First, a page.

Chemistry

Chemistry

Identification of Connexin 50 (GJA8) Gene Mutations in Microphthalmia, Anophthalmia & Coloboma

Connexins are transmembrane proteins that form gap junctions and hemichannels and allow ions and small molecules to pass from one cell to another or from the cell into its environment, respectively. Since gap junctions are the main means of communication between adjacent cells, they are vital to the function of multicellular organisms.

Nobel Prize in Chemistry Awarded to Chemists Who Developed Super-resolved Fluorescent Microscopy

On October 8th, the Nobel Prize in Chemistry was jointly awarded to three chemists who developed super-resolved fluorescent microscopy. Dr. Eric Betzig of the Janelia Research Campus at Howard Hughes Medical Institute in Virginia, Dr. Stefan W. Hell of the Max Planck Institute for Biophysical Chemistry and German Cancer Research Center, and Dr. William E. Moerner of Stanford University were jointly awarded the prize for their groundbreaking work in the field of microscopy done in the early 2000s.

Decoy Protein Inhibits Metastatic Cancer Progression

Researchers at Stanford have recently synthesized a "decoy receptor" that binds and inactivates a protein known to cause cancer. Axl receptor tyrosine kinase has been associated with the growth of metastatic cancer, which is cancer that has spread throughout the body and is not confined to one area. Axl promotes metastatic cancer by binding Gas-6 ligand; two Gas-6 ligands join two Axl receptors, which signal cancer cells to migrate to other parts of the body.[1] The discovery of the mechanism of Axl has allowed researchers to target both Axl and Gas-6 in therapeutic studies.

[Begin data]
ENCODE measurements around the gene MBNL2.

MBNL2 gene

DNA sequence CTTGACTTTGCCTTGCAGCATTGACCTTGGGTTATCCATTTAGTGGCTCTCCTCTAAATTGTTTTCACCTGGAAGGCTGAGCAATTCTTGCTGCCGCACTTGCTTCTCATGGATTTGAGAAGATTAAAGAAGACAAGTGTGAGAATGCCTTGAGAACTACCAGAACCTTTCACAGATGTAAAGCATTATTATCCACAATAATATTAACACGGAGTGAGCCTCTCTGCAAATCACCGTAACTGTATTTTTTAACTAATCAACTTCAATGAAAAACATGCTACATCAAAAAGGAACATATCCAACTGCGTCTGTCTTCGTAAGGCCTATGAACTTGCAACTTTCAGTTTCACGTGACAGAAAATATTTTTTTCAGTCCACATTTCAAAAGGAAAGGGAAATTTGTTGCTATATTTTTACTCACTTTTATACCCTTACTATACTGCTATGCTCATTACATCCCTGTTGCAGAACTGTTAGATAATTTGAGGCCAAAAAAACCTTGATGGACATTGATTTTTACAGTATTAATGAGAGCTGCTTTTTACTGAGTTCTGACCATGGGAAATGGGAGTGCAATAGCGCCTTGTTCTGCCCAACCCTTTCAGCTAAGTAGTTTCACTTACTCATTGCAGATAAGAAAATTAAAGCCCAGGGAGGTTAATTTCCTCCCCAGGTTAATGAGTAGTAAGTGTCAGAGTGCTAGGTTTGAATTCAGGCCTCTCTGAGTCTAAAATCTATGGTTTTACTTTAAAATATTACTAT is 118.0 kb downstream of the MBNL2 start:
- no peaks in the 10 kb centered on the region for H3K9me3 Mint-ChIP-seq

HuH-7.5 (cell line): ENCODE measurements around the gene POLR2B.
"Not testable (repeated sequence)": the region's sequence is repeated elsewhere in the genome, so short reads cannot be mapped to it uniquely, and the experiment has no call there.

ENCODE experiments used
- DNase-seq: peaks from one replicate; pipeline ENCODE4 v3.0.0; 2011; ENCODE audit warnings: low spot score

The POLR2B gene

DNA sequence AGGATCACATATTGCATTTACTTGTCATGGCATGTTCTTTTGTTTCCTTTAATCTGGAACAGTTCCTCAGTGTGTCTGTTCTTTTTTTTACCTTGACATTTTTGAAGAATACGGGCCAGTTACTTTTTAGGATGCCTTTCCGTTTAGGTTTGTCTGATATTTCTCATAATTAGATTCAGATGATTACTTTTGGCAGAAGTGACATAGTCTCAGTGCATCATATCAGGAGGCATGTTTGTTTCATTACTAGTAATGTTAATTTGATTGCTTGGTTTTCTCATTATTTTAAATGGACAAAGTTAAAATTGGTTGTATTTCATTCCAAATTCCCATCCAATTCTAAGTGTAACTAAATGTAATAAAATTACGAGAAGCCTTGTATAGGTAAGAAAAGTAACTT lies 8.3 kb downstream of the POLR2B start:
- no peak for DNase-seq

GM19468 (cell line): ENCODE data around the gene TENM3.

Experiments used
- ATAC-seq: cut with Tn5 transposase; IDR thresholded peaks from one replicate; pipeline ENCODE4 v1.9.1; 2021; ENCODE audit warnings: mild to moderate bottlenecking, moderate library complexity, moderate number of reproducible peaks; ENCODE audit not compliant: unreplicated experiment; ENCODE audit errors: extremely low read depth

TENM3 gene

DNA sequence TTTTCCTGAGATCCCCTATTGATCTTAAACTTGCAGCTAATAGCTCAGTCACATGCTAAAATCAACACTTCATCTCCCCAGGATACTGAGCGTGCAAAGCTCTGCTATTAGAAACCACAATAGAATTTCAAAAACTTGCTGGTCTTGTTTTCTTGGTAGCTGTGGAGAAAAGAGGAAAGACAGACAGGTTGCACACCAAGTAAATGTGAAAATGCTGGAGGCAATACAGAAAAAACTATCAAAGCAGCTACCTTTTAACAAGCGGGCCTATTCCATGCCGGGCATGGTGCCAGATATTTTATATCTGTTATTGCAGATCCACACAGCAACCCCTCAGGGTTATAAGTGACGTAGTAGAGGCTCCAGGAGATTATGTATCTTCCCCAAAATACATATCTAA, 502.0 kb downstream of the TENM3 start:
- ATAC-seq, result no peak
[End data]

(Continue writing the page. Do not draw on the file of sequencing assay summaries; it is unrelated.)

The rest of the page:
News

$250,000 Federal Grant to Support Politics Doctoral Students

"Our department has two fundamental guiding principles: the study of political philosophy and the study of American founding principles," said Richard Dougherty, MA '89 PhD '93, associate professor of politics and director of the politics graduate program. It is this emphasis on American political development combined with the quality of faculty and the rigor of the University of Dallas' politics doctoral program that led the U.S. Department of Education to award UD a $250,405 grant for stipend support for politics doctoral students through its Graduate Assistance in Areas of National Need program.

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Program Aims to Open UD Ethos to Wider Community

On Thursday, Sept. 26, several members of the university community gathered to celebrate the completion of Course II of the Studies in Catholic Faith and Culture program, the first component of UD's Liberal Learning for Life initiative. The course is titled "The Person: Tradition and History."

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